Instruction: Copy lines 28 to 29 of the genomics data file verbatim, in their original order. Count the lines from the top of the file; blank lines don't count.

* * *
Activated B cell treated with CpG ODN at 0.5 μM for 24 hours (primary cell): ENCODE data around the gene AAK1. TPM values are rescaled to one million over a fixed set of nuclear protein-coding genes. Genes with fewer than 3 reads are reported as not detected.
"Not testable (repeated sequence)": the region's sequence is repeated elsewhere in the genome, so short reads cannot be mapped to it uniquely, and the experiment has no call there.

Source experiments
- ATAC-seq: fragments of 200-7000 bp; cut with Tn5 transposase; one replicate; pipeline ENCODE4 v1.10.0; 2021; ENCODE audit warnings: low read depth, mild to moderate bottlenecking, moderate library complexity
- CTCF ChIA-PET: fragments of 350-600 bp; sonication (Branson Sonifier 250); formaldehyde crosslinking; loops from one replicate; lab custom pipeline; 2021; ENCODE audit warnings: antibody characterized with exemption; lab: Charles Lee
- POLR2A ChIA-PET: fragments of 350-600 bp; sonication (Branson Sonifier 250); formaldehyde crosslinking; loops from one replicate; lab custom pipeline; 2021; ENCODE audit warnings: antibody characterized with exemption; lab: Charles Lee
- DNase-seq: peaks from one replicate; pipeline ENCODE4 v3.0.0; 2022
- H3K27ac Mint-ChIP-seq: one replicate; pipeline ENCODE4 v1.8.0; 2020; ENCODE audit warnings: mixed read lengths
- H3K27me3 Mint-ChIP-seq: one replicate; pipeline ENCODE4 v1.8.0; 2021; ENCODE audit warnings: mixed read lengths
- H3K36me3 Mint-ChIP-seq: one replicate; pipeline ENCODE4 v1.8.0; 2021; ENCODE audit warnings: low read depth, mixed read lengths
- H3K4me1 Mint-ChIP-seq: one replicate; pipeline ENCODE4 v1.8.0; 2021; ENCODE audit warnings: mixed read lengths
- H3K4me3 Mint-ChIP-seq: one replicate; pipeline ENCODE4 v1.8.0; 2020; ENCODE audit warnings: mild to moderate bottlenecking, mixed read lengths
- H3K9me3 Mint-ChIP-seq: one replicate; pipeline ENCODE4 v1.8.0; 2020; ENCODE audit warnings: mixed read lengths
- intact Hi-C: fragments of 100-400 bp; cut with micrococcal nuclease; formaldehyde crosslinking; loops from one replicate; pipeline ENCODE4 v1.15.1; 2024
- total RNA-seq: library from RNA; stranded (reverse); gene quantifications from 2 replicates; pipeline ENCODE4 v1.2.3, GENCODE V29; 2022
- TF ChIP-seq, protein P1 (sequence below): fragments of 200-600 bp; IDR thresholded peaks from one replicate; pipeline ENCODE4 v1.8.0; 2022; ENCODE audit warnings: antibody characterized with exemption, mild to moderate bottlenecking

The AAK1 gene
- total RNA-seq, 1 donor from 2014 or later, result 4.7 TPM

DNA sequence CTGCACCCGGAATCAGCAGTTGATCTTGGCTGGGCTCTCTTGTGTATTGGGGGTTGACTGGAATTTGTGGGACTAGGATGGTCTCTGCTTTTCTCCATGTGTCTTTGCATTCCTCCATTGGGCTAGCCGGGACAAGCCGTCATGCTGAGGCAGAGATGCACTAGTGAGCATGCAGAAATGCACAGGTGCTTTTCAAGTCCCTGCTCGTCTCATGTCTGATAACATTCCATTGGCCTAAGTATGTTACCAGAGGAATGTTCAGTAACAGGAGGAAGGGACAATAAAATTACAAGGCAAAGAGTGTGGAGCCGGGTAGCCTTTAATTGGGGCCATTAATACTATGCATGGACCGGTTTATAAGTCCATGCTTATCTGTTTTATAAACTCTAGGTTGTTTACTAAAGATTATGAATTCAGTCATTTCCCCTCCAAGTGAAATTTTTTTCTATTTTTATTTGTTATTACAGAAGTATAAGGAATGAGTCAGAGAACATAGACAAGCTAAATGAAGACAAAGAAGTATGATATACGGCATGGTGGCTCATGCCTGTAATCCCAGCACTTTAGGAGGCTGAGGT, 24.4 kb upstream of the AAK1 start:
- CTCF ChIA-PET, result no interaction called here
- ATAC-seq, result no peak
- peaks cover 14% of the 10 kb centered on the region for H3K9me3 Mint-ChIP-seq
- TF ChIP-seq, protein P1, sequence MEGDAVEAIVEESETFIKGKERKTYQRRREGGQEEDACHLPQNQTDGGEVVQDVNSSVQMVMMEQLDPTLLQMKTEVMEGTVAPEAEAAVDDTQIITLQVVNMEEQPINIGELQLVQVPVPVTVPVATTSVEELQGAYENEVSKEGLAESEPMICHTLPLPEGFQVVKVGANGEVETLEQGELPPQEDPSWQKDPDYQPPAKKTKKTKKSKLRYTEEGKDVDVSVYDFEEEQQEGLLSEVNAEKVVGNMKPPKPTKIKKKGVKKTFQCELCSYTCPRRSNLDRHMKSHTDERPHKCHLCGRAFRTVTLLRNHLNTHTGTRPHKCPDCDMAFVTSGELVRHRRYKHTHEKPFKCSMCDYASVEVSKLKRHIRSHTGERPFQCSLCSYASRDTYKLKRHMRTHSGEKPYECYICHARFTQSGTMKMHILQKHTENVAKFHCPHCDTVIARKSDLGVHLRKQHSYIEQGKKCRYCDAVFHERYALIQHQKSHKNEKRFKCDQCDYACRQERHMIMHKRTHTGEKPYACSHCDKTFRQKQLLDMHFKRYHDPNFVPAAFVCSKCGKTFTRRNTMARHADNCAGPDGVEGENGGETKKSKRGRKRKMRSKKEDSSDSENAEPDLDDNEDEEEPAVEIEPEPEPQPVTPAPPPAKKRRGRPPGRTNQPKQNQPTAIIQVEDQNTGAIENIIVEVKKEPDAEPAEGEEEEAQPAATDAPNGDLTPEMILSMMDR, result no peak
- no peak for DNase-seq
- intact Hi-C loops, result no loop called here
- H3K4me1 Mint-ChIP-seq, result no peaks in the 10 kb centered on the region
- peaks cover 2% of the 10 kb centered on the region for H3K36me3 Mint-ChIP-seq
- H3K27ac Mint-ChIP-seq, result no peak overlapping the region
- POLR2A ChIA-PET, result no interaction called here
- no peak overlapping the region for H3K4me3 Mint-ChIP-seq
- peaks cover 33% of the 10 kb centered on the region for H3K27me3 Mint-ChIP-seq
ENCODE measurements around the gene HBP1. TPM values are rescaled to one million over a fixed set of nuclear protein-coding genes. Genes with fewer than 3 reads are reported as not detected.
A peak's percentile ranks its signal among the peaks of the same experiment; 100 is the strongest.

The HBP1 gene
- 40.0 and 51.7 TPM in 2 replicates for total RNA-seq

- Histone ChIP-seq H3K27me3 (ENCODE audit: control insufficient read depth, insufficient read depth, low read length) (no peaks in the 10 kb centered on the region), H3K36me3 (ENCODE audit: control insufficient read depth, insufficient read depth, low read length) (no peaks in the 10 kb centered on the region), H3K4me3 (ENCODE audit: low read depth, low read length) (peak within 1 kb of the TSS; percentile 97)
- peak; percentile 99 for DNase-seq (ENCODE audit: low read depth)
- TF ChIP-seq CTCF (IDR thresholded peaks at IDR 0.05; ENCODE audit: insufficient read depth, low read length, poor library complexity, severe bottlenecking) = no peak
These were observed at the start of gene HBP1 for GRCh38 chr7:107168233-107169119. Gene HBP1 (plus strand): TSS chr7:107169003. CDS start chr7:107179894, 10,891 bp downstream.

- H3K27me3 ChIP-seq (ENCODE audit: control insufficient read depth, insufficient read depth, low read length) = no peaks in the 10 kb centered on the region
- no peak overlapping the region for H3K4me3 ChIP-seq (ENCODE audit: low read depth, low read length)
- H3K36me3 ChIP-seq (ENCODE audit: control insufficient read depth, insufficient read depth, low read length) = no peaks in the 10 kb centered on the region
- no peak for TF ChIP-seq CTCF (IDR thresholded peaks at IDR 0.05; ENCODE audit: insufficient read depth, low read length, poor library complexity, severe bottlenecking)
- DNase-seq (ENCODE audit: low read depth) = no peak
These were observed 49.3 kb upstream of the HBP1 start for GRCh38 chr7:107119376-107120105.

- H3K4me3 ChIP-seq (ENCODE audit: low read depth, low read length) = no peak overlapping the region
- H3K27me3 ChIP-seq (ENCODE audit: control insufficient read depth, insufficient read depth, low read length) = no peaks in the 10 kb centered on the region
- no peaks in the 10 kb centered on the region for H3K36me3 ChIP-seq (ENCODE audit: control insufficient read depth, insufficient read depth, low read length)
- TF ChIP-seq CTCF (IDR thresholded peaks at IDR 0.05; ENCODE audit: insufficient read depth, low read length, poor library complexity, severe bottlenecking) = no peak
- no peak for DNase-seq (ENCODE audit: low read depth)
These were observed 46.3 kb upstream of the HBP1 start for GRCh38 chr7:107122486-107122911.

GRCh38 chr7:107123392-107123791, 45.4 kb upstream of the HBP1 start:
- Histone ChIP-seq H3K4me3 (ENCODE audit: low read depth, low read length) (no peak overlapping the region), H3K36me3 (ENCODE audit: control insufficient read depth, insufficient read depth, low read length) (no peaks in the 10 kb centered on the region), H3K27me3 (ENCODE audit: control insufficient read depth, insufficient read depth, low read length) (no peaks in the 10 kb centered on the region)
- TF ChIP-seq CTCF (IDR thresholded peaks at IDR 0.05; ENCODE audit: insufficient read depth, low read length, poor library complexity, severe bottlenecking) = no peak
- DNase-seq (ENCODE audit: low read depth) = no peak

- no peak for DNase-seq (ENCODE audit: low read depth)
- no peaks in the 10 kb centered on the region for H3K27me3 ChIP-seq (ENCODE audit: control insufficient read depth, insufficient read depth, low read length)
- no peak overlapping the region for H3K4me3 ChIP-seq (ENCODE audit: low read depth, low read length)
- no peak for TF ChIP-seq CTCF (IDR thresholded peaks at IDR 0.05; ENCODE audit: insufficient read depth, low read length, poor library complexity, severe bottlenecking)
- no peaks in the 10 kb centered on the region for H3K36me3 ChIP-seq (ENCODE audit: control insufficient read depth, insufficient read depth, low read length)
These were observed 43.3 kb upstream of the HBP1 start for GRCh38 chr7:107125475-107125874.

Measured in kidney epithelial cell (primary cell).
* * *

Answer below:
- H3K27ac Mint-ChIP-seq, result no peak overlapping the region
- POLR2A ChIA-PET, result no interaction called here